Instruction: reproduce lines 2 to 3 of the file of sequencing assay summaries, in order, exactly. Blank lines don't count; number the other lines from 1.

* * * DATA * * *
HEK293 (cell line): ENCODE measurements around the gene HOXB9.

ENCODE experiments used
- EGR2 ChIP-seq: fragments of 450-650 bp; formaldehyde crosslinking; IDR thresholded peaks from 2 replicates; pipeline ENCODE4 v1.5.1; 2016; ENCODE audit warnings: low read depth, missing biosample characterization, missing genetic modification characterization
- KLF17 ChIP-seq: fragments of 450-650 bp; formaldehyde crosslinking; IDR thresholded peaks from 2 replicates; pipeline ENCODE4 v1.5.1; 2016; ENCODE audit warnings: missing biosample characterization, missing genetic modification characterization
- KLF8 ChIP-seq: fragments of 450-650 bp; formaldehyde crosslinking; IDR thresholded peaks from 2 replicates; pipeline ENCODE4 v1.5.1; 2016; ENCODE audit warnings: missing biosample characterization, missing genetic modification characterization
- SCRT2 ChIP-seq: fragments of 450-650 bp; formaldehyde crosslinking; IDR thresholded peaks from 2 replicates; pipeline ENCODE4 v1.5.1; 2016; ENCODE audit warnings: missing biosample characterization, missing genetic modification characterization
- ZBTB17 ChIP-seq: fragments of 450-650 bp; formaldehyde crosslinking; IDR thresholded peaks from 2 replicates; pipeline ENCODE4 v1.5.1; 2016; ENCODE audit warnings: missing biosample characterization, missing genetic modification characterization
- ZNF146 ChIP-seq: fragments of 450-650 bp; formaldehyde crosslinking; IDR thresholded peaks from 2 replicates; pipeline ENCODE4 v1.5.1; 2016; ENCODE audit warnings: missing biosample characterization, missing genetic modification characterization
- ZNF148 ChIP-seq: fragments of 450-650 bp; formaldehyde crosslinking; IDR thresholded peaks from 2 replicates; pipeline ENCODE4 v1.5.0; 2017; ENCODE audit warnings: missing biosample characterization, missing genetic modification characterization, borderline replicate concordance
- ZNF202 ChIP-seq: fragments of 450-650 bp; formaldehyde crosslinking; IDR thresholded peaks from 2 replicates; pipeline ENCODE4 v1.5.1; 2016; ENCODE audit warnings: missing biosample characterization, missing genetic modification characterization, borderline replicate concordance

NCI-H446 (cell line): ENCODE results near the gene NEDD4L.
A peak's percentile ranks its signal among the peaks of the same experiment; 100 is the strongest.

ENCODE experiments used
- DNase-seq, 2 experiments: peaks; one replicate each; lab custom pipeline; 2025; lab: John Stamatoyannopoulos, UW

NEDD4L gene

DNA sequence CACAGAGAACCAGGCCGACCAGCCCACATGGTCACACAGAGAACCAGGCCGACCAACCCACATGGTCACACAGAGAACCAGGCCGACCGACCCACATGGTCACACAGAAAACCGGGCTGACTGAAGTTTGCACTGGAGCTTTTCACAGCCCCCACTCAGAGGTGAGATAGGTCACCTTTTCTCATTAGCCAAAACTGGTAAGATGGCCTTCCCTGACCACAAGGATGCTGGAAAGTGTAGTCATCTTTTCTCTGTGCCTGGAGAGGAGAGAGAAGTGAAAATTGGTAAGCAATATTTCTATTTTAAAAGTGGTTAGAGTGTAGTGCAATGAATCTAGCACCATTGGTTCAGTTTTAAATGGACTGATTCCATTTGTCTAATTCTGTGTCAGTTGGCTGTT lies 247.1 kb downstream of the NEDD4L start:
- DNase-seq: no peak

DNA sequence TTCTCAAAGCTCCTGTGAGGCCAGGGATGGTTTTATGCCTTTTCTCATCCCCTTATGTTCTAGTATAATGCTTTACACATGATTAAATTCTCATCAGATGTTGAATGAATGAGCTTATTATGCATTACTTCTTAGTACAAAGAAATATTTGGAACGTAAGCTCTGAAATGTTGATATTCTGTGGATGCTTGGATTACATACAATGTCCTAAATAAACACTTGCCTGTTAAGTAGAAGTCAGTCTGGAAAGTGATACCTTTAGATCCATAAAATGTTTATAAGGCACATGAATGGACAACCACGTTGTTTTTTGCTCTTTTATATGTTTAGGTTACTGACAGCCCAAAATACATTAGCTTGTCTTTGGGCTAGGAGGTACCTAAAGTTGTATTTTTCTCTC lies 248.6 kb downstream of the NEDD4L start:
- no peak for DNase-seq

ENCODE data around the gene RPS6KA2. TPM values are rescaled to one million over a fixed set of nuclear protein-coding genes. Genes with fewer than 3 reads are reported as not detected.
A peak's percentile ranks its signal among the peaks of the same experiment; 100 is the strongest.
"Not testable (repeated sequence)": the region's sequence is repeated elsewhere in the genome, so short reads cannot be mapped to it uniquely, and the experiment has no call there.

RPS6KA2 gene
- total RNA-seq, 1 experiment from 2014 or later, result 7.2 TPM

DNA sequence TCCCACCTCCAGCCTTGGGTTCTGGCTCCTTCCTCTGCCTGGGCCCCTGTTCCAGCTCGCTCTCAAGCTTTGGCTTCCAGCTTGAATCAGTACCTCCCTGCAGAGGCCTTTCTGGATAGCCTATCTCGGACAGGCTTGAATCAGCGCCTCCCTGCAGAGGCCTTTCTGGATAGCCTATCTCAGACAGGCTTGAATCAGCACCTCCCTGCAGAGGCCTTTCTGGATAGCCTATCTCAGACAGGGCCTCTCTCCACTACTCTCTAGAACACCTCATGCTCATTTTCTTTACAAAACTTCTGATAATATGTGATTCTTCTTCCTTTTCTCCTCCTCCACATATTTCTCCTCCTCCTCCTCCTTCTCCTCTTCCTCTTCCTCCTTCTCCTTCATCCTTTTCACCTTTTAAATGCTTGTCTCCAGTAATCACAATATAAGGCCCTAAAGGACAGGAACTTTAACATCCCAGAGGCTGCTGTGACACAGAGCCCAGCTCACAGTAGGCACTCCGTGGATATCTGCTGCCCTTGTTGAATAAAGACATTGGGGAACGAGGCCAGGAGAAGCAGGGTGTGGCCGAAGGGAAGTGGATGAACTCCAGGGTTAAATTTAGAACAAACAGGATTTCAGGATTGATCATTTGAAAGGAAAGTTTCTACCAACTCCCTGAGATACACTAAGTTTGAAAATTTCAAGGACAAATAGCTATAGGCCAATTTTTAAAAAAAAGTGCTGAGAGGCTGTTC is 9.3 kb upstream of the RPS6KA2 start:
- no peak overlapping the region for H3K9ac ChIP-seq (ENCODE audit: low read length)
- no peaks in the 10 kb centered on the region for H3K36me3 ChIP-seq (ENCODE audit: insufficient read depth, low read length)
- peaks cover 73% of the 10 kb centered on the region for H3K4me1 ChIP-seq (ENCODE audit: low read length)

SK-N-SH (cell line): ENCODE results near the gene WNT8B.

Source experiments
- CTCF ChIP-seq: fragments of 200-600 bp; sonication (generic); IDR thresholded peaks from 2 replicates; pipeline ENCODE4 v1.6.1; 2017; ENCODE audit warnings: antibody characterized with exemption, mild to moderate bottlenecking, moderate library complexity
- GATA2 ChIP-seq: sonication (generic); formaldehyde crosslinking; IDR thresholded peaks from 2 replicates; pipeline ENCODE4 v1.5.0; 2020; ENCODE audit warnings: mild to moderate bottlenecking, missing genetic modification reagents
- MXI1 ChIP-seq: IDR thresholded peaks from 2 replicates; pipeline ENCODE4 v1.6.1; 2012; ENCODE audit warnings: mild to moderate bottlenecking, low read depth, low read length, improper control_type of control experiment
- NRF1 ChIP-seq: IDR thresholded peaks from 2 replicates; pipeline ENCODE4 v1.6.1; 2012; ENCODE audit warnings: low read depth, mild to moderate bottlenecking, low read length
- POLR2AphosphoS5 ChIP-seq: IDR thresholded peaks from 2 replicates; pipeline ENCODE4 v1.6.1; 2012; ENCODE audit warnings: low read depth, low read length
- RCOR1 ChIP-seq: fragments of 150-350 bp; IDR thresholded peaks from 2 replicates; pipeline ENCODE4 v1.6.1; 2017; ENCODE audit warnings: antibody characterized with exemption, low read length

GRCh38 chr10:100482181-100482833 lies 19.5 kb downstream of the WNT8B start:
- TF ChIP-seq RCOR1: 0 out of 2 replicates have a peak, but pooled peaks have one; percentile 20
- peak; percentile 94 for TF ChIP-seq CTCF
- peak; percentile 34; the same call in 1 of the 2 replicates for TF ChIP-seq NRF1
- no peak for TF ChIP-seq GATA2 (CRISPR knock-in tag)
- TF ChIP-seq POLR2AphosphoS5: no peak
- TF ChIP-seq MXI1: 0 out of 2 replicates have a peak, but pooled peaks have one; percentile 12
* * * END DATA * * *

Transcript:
ENCODE experiments used
- EGR2 ChIP-seq: fragments of 450-650 bp; formaldehyde crosslinking; IDR thresholded peaks from 2 replicates; pipeline ENCODE4 v1.5.1; 2016; ENCODE audit warnings: low read depth, missing biosample characterization, missing genetic modification characterization